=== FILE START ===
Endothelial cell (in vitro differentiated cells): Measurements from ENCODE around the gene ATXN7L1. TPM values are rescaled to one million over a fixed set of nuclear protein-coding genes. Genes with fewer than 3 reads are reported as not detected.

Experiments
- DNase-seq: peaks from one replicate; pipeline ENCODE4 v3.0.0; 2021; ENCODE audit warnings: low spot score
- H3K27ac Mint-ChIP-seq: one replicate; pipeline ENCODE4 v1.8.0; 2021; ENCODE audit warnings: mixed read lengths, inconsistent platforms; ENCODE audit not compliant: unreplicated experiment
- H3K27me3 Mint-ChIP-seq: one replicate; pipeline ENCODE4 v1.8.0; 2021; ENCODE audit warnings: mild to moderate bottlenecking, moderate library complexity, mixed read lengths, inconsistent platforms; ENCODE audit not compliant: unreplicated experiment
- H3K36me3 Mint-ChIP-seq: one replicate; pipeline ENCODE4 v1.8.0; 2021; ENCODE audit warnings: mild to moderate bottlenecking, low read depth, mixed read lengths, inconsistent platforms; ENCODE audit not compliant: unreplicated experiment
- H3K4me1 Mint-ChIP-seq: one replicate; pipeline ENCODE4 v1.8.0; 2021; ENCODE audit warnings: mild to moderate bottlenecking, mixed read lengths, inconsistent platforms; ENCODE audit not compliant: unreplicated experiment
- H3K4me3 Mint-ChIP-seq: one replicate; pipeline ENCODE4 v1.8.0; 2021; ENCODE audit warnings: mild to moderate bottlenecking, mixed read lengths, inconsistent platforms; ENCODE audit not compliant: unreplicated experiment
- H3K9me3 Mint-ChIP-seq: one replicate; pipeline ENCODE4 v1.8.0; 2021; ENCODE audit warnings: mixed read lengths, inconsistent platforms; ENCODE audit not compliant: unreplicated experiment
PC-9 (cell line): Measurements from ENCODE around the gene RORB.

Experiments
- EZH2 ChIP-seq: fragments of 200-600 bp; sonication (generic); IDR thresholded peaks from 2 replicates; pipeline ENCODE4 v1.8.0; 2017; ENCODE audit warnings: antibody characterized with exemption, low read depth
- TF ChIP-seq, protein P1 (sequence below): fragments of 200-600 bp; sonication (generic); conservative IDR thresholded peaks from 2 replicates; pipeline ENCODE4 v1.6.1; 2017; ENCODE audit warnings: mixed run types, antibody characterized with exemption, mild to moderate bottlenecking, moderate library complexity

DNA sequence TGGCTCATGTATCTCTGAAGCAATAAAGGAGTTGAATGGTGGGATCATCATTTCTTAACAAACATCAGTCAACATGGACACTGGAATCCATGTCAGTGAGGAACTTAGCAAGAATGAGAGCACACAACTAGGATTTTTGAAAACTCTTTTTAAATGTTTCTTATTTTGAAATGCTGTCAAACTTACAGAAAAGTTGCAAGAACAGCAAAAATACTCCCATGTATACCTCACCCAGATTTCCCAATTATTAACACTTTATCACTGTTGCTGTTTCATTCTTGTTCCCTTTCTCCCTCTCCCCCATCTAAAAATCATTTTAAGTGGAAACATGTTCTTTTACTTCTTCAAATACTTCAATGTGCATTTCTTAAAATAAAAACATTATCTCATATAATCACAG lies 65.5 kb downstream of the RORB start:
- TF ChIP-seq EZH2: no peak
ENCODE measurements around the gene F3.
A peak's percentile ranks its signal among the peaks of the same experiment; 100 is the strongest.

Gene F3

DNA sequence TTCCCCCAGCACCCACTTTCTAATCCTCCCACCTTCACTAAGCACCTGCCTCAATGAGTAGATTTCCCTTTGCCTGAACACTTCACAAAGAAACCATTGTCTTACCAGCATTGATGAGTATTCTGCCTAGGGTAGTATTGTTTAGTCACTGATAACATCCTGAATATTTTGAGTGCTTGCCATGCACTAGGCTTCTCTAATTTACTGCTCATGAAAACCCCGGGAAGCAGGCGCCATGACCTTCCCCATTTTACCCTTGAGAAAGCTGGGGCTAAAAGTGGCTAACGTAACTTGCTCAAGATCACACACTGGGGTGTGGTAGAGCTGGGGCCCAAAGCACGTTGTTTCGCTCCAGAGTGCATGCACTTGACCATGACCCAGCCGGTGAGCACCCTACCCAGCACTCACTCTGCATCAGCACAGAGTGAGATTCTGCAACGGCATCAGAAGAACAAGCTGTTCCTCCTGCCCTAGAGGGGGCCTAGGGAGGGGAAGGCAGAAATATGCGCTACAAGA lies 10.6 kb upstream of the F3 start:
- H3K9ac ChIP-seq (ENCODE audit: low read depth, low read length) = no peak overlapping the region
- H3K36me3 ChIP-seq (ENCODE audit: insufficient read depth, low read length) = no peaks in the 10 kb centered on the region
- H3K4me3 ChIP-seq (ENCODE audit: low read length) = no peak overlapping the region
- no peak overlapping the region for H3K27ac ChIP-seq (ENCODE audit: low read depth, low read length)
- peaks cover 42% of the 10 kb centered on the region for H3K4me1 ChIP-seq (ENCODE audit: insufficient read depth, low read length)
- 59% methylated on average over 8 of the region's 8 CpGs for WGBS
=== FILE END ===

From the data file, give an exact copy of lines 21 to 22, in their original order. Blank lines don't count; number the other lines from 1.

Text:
- H3K36me3 ChIP-seq (ENCODE audit: insufficient read depth, low read length) = no peaks in the 10 kb centered on the region
- H3K4me3 ChIP-seq (ENCODE audit: low read length) = no peak overlapping the region